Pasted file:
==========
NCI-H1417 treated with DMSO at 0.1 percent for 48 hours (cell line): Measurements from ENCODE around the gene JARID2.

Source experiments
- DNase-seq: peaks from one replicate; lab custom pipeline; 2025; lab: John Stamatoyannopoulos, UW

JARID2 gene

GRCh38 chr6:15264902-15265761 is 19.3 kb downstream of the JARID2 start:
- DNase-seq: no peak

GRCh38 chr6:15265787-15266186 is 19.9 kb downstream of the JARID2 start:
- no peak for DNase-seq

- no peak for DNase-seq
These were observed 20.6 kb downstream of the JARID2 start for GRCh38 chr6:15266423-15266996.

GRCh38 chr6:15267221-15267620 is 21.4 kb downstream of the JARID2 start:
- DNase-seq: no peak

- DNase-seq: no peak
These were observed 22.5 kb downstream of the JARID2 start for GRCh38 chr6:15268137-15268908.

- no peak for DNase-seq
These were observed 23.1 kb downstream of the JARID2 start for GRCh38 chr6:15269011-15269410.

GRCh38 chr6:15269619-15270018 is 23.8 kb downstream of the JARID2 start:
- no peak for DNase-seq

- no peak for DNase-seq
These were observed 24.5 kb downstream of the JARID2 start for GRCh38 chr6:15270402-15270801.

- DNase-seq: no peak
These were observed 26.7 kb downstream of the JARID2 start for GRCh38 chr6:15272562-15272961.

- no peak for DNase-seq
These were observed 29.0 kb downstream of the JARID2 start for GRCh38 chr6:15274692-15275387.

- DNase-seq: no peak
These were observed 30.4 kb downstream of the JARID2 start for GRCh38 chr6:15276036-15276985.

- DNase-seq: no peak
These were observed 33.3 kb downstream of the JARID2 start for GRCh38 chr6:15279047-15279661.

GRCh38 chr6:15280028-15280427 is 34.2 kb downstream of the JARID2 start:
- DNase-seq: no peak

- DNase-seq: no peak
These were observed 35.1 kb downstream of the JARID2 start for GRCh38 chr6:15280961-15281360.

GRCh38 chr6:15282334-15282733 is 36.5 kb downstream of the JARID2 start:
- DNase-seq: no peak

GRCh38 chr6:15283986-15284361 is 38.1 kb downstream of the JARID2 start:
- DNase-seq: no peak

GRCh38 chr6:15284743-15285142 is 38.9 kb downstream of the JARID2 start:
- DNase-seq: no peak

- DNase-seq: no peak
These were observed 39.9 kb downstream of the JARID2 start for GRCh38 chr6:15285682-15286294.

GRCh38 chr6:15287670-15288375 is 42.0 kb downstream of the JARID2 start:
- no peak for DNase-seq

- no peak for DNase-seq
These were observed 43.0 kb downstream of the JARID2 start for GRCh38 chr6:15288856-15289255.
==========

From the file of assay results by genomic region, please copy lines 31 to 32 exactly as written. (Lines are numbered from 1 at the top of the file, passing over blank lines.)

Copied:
- DNase-seq: no peak
These were observed 35.1 kb downstream of the JARID2 start for GRCh38 chr6:15280961-15281360.